What has the Corbyn project meant – as a model, an inspiration, or otherwise – to you and people in the milieu(x) in which you organize?
By 2015, when Jeremy Corbyn became leader of the Labour Party, I had already moved out of the UK after living there for 10 years. Perhaps it would be more accurate to say that I was forced out by a series of expensive, exhausting and emotionally draining visa extension processes. So, as a non-EU migrant, I had already experienced institutional xenophobia long before the Brexit saga brought it into the mainstream. Residence status strongly affects one’s relationship to the polity – it disenfranchises migrants and refugees from political participation and alienates us from the right and ability to hold the state and political system into account. The movement behind Corbyn’s Labour started to break this barrier, with many people from diverse backgrounds getting involved on various levels. It demonstrated in practice not only how a radical left-wing politics can appeal to groups that had previously been excluded from political processes, but that this is in fact the only way to do so. A crucial element in this process was of course the merging of an anti-austerity, anti-neoliberal socialist platform with one that is anti-imperialist, anti-war and internationalist. This combination demonstrated the mobilizing potential of such platforms, and I think itexceeded the expectations of all those who are aware of the power imbalance vis-á-vis the material and ideological hegemony of neoliberalism and its multidimensional penetration.
In relation to my current milieu, from the perspective of a country on the periphery of “EUrope,” where the political imagination of the mainstream doesn’t extend beyond achieving EU membership, the Lexit campaign offered novel and relevant arguments regarding the neoliberal character of the EU itself, although it is yet to be seen if such debates will have any practical relevance in relation to specific positioning and praxis on the left. In my opinion, ultimately, it was the inability (as a result of a combination of factors) to uphold the referendum result and the promise to achieve an exit which would protect worker rights and freedom of movement, which doomed Labour in the general election. The moment the decision to support a second referendum was announced, Labour backtracked on Brexit and lost the election. This moment was the equivalent of Syriza’s betrayal of the Greek people’s vote to reject the EU’s extortionate ‘bailout’ three days after the referendum was held in July 2015. In a way, the response to the challenge posed by the ‘EU conundrum’ was the source of undoing for both Corbyn’s Labour and Tsipras’ Syriza.
What is your perspective on the recent electoral defeat in the UK? What critical lessons should your milieu, and the left in general, learn from this defeat?
The lessons from the Greek tragedy have made their way into political debates in the UK through the Lexit campaign (one example is Costas Lapavitsas’ “The Left Case Against the EU”) and through different figures in Corbyn’s circle. These lessons were vocally present long before Corbyn conceded to a second referendum, so I don’t think the problem is the lessons – they are usually there. The main problem is acting on them, securing the power necessary to convert lessons into actions: this is where Corbyn and his leadership failed. This is not to discount the extent of the challenges faced. Hostile media was one factor. Although those on the left have somewhat acknowledged the role of this factor, it is a cause of my constant amazement that nominally “left-wing” but essentially neoliberal media, such as the Guardian, still manage to manufacture consent among radical leftists on a range of other issues. The failure to consolidate power internally in the party was another factor, and the objective condition of the consciousness and organization of the working class is yet another.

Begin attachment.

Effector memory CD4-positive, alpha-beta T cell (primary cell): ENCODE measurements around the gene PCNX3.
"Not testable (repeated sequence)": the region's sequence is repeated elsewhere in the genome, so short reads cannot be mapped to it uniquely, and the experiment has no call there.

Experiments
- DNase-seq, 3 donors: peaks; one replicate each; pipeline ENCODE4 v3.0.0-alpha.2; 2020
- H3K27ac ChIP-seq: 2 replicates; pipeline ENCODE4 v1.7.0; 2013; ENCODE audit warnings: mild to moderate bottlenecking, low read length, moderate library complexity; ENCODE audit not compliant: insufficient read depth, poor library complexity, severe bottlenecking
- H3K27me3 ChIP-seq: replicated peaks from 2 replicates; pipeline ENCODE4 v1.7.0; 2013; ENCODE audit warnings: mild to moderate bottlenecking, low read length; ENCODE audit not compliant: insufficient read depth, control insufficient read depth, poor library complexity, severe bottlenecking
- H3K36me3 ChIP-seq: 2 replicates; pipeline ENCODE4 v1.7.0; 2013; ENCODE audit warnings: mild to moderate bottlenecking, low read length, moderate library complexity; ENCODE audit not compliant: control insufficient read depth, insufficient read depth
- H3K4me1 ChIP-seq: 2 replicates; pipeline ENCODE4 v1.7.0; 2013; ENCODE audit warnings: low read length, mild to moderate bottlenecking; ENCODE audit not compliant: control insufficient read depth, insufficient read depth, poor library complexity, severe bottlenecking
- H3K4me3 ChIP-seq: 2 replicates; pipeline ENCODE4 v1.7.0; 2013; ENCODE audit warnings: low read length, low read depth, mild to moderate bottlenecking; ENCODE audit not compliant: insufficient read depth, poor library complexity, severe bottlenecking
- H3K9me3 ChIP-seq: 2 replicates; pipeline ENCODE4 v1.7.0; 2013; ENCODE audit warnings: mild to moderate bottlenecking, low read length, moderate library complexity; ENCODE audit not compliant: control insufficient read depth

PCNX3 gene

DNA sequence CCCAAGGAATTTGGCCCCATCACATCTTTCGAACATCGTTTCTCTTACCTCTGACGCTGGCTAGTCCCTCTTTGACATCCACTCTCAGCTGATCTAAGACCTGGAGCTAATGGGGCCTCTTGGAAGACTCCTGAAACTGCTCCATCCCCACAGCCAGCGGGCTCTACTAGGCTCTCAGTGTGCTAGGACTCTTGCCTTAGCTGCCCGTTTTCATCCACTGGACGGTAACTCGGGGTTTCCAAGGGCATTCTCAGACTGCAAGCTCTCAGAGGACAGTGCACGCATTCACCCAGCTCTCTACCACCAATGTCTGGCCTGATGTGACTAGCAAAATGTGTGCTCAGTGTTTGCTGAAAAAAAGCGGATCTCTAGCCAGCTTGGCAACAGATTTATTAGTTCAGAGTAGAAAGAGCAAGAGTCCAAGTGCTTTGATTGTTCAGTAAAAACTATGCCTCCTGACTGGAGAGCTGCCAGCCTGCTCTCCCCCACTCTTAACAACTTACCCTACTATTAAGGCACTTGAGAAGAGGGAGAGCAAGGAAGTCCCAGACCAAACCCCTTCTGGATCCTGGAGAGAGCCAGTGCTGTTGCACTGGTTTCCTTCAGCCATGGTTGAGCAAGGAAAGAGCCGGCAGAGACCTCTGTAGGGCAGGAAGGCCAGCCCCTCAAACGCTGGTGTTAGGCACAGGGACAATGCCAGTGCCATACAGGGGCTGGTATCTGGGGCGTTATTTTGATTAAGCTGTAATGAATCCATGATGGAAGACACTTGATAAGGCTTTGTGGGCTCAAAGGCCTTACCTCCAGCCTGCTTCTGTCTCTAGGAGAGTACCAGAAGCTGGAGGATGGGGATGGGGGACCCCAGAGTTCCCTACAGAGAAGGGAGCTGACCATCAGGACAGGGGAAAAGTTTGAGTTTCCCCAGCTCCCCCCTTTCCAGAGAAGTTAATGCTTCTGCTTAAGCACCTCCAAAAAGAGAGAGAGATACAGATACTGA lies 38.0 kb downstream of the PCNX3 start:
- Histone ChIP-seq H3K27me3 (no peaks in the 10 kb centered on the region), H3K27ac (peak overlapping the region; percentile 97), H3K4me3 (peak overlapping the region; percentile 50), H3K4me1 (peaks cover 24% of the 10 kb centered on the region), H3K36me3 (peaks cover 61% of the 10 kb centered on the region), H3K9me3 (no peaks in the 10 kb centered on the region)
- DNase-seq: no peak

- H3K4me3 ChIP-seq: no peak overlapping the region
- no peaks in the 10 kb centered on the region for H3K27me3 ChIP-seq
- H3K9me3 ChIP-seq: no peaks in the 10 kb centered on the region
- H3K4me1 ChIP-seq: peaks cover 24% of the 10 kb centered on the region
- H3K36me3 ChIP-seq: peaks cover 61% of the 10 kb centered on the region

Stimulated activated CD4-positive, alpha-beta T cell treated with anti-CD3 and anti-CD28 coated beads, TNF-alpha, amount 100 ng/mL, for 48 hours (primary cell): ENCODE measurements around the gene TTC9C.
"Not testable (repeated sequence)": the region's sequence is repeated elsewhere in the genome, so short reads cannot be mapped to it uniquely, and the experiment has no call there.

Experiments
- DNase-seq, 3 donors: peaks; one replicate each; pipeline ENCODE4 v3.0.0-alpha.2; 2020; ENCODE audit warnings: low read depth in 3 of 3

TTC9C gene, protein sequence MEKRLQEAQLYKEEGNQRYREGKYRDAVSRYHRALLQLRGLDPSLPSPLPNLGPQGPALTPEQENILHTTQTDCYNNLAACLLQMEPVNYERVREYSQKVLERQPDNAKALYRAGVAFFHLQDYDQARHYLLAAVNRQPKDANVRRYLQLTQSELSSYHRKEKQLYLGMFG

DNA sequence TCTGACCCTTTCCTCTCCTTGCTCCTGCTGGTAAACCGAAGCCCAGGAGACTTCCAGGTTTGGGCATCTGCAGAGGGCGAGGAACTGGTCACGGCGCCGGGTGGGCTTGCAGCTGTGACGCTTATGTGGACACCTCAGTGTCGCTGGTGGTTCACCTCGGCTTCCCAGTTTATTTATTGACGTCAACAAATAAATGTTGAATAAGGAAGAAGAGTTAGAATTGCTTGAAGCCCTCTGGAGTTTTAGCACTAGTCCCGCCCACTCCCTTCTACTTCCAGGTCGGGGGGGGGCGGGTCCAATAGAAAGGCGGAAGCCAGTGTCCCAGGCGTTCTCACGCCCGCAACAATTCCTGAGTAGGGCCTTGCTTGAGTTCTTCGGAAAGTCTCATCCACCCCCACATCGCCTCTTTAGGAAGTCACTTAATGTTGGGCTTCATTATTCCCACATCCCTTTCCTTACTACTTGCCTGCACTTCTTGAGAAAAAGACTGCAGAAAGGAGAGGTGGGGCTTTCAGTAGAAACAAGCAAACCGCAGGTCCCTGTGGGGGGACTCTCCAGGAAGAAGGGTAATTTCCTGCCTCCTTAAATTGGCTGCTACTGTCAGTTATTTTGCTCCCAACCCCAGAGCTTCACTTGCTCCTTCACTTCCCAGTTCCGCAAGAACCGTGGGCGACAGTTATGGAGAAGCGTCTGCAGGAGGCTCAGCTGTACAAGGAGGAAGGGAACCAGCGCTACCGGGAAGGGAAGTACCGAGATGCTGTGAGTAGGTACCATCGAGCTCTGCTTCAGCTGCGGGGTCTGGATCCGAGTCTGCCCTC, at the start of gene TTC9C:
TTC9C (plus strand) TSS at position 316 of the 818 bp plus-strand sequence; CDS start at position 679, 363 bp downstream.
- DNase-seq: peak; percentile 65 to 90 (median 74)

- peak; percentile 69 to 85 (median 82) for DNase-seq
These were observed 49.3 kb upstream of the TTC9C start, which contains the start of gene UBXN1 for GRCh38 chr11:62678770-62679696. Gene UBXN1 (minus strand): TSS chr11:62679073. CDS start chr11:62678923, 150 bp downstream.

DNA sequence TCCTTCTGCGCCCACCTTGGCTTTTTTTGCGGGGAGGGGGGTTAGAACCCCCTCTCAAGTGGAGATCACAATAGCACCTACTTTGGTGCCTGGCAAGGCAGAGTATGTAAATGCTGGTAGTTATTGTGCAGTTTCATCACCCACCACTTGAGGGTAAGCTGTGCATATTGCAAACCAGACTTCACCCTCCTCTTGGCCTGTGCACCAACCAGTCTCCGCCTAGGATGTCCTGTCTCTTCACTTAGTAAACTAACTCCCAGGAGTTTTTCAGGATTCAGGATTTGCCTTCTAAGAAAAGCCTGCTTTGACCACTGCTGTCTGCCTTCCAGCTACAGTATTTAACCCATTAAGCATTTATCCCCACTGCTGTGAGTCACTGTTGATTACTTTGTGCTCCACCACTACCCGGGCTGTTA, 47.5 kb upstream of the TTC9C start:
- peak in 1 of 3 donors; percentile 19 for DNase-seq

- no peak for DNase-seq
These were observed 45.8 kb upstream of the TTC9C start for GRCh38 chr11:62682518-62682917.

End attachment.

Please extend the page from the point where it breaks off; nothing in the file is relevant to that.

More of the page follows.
However, there is also another problem, and I think this is the key, because it happens in different contexts, in different forms, though the essence is the same. The anti-capitalist left faces political opponents and political enemies. Its political opponents are usually external: these are the political parties that are openly ideologically different – i.e the Conservative Party in the UK are the ideological opponents of the radical left. But the left’s political enemies are internal: they come from the neoliberal “left” which, at key historical moments, neutralizes the ability of the radical left to make advances and secure pockets of power that can be enlarged in the future. The left faces similar contradictions across contexts: either it can act ‘moderately’, and succumb to the pressures of the neoliberal “left” out of fear of stigma, or it can trust its own analysis, the lessons from theory and praxis across contexts and act on it. The cases of Corbyn’s Labour and Tsipras’ Syriza have demonstrated the outcomes of the first alternative. What we are yet to see is how the second alternative can be articulated and played out and what outcomes it can bring.
Adela Gjorgjioska is a researcher based in Skopje. She has a PhD in Social Representations and Communications, with a dissertation on the ideological functions of positivist social psychology. Her research interests include international political economy in the context of the Belt and Road Initiative, social representations of China and the BRI amongst the Western left and critical (social) psychology.